Mari. I would, friar Peter-
Isab.

O, peace! the friar is come.

Enter Friar PETER.

F. Peter. Come; I have found you out a stand most

fit, Where you may have such vantage on the duke, He shall not pass you.

Twice have the trumpets sounded : The generous and gravest citizens Have hent the gates', and very near upon The duke is ent’ring : therefore hence, away.

[Exeunt.

• Have went the gates,) i. e. Have taken possession of the gates. The word "hent” is derived from the Saxon hentan, to catch or lay hold of. Shakespeare has it again in “ The Winter's Tale,”—

,"_" And merrily hent the stile-a.” Hint has the same etymology, as Horne Tooke has justly observed. “ Hent” was in use down to the time of Spenser and Shakespeare, but not much afterwards, excepting by writers who had been their contemporaries.

ACT V. SCENE I.

A public Place near the City Gate.

MARIANA, (veild,) ISABELLA, and PETER, at a distance.

Enter at several doors, DUKE, VARRIUS, Lords ; ANGELO, ESCALUS, Lucio, Provost, Officers, and Citizens.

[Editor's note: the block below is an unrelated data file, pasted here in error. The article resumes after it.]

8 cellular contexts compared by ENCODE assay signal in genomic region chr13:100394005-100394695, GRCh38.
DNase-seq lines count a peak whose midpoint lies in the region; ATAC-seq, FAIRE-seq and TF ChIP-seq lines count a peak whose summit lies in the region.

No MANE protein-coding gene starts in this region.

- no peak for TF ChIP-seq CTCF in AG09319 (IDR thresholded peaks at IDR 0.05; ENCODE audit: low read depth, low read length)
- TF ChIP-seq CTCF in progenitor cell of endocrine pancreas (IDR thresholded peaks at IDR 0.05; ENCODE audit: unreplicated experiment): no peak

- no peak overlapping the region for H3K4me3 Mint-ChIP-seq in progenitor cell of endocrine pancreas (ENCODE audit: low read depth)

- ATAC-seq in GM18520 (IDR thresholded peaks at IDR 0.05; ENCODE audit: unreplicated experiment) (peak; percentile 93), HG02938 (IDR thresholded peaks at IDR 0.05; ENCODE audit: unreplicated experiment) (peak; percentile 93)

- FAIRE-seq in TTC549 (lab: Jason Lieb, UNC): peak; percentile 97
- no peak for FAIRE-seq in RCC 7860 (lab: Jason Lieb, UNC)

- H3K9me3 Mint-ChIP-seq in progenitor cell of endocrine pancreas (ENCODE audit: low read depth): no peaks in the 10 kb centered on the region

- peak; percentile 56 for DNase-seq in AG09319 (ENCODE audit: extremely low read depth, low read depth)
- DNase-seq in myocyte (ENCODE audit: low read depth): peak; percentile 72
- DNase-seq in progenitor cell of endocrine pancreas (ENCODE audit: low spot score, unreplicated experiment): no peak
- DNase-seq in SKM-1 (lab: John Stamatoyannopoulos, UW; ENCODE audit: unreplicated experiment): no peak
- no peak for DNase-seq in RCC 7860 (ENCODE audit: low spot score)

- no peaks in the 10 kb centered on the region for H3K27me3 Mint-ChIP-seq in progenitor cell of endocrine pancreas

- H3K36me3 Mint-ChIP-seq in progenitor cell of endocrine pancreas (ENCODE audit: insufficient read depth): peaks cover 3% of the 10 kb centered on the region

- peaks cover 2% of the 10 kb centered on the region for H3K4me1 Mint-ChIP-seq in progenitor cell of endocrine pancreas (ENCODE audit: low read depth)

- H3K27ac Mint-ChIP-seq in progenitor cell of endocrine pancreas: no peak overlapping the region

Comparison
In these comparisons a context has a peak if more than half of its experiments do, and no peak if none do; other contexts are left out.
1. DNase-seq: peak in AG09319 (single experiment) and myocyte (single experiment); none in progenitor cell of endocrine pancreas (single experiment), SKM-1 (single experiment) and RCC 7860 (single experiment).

Duke. My very worthy cousin, fairly met:Our old and faithful friend, we are glad to see you. Ang. and Escal. Happy return be to your royal

grace!
Duke. Many and hearty thankings to you

both.
We have made inquiry of you ; and we hear
Such goodness of your justice, that our soul
Cannot but yield you forth to public thanks,
Forerunning more requital.
Ang.

You make my bonds still greater. Duke. O! your desert speaks loud; and I should

wrong it,
To lock it in the wards of covert bosom,
When it deserves with characters of brass
A forted residence 'gainst the tooth of time,
And razure of oblivion. Give me your hand ?,
And let the subject see, to make them know
That outward courtesies would fain proclaim